Extension partnering with AmeriCorps VISTA to impact Nebraskans

by by Deann Gayman | University Communication

Candace Hulbert
Courtesy
Candace Hulbert (left), the Weather Ready Farms VISTA, talks with Julien Hoffman, AmeriCorps VISTA program coordinator with Nebraska Extension, in the Nebraska Student Union.
July 19, 2022

Lincoln, Neb. —There are new faces joining the ranks of Nebraska Extension, and they have a very specific goal — to increase the capacity and access of Extension programming, specifically in disaster resilience and combatting poverty.

In 2021, Nebraska Extension earned grant funding from the AmeriCorps VISTA program, allowing for the hiring and training of AmeriCorps VISTA members to work on community-focused projects encompassing food access, climate resilient agriculture education and disaster preparedness and response.

AmeriCorps VISTA is a national service program designed to alleviate poverty. President John F. Kennedy originated the idea for VISTA, which was founded as Volunteers in Service to America in 1965. The program was incorporated into the AmeriCorps network in 1993. While AmeriCorps is known for community service, VISTAS are charged with increasing program capacity, often in administrative or community outreach roles.

Julien Hoffman, AmeriCorps VISTA program coordinator with Nebraska Extension, said VISTAS at Nebraska have a variety of responsibilities, from designing graphics and mailers and updating social media accounts to answering community questions and writing grants. Each VISTA position is unique, but they all share the common goal helping at-risk Nebraskans through expanding programming capabilities and reach.

“When we choose placements for VISTAs, we look at how the program could be expanded and how that could positively impact the public,” Hoffman said. “Our VISTA program is designed to focus on helping people who have been through a disaster, and there are many types of disasters, including natural and economic disasters, which can really impact people who have a lower income and are already at risk. And if you think about it, our state has been through some major disasters, with the flooding of 2019 and then the pandemic.”

Nebraska’s VISTA program is also unique in that few universities have applied for the program, Hoffman said. The grant can fund up to 13 VISTA members, and Hoffman is recruiting for eight positions, which are available throughout the state. Applicants must have a bachelor’s degree, and be able to commit to a full year of service. There are currently two on board, one in Lincoln and one in Omaha. Hoffman said AmeriCorps is often thought of as an opportunity for younger people, but VISTAs can be any age.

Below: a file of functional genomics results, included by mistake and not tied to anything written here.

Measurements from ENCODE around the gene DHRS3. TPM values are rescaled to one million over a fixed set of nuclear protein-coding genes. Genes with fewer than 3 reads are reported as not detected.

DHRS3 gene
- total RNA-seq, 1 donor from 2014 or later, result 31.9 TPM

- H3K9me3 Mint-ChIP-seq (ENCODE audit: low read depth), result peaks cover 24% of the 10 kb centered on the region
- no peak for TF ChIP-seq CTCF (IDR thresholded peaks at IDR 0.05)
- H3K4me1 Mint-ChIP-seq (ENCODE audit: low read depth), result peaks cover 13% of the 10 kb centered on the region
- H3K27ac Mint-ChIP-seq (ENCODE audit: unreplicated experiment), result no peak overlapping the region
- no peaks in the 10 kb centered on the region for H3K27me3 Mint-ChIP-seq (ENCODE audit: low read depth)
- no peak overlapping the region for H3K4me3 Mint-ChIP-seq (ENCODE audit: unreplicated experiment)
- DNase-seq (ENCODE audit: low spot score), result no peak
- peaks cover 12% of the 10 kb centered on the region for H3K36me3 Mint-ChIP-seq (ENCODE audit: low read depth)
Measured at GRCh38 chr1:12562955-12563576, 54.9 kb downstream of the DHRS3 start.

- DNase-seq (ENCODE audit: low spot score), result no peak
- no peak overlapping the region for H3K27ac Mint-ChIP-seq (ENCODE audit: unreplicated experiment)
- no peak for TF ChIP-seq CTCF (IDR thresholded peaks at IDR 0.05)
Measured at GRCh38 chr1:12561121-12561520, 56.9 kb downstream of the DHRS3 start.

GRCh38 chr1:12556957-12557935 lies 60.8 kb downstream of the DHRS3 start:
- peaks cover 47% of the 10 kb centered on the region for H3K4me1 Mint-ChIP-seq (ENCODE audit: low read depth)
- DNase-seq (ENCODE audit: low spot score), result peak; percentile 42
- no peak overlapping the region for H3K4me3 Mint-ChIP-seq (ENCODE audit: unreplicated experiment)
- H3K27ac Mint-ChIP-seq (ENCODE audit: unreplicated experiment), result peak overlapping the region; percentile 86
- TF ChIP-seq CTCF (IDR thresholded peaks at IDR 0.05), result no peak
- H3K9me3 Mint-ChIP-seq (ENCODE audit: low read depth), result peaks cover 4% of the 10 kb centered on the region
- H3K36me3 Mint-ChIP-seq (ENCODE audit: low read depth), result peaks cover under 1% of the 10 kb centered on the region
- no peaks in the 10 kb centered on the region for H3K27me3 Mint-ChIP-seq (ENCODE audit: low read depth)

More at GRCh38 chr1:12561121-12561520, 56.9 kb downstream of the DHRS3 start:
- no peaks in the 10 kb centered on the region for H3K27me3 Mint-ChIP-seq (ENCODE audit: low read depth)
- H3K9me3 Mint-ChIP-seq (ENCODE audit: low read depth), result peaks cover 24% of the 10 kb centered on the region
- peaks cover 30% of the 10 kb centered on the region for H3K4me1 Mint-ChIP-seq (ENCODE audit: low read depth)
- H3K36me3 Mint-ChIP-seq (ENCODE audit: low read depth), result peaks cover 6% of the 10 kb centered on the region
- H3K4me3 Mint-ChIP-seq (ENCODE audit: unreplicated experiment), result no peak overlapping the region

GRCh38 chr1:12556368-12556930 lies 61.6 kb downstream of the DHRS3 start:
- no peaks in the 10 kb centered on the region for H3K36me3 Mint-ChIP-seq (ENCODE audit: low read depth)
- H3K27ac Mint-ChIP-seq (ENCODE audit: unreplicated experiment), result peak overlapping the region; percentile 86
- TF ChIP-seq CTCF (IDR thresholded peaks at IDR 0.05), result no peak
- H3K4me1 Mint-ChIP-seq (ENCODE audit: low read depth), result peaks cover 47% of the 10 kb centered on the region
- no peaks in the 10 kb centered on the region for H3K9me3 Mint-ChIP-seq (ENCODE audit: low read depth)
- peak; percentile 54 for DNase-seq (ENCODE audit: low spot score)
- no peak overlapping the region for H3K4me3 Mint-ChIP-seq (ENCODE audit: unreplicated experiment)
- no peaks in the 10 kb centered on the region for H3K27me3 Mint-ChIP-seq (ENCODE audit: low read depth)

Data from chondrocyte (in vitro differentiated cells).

“It is great for students who want to take a gap year before graduate school, but we’ve also worked with retirees who want to do it as a way to stay involved in their community and do something really fulfilling,” Hoffman said. “It could also be an opportunity for someone who wants to try something new, to serve their community and gain new skill sets.”

Sydney Sehi, a VISTA with the Douglas-Sarpy County Extension office, said she applied for the program to begin working again after a series of health-related setbacks. She is working on food access and urban agriculture projects. Being a VISTA allowed her to serve her community and work on projects she was already passionate about — community gardening and neighborhood food cooperatives — and stretch the skills she learned getting her bachelor’s at Nebraska in anthropology and studio art.

“The stars aligned, and it’s been great to get to use those skills again,” Sehi said. “I’ve been interested in food security, and was something I’d been working on personally, in my neighborhood, for a year.”

Now, Sehi is working on projects meant to bring more people to the table — developing and sharing information on local food security programs, including community gardens, food banks and farmers markets, to benefit both consumers and producers. She’s also building out platforms for future communication with the community, and helping some grow their own food.

“One of the big line items on anyone’s budget is being able to feed themselves,” Sehi said. “It affects every aspect of their lives.”

Extension’s VISTA program is already making an impact. Candace Hulbert, who has served as the Weather Ready Farms VISTA for the past year, helped grow Weather Ready Farms from a new idea into a pilot project with nine producers working toward making their operations more resilient.

“[This experience] taught me the value of serving the community and self-sacrifice,” Hulbert said. “When I started my service year, Weather Ready Farms was mostly just an idea, and I spent my service year laying the groundwork for what a statewide resilient agriculture system would look like. I have spent my service building the Weather Ready Farms capacity, expanding the project team, grant writing to collect program funding, and creating tracking systems.”

For Hulbert, completing a VISTA service year solidified a career path she’d long been interested in pursuing.

“My service inspired my decision to go to Cornell University to their College of Agriculture and Life Sciences to get a master’s of professional studies in the field of natural resources,” she said. “This degree is capstone focused and my project will center around Weather Ready Farms. I plan to spend my life combating the climate crisis and helping farmers and ranchers prepare and recover from disasters.”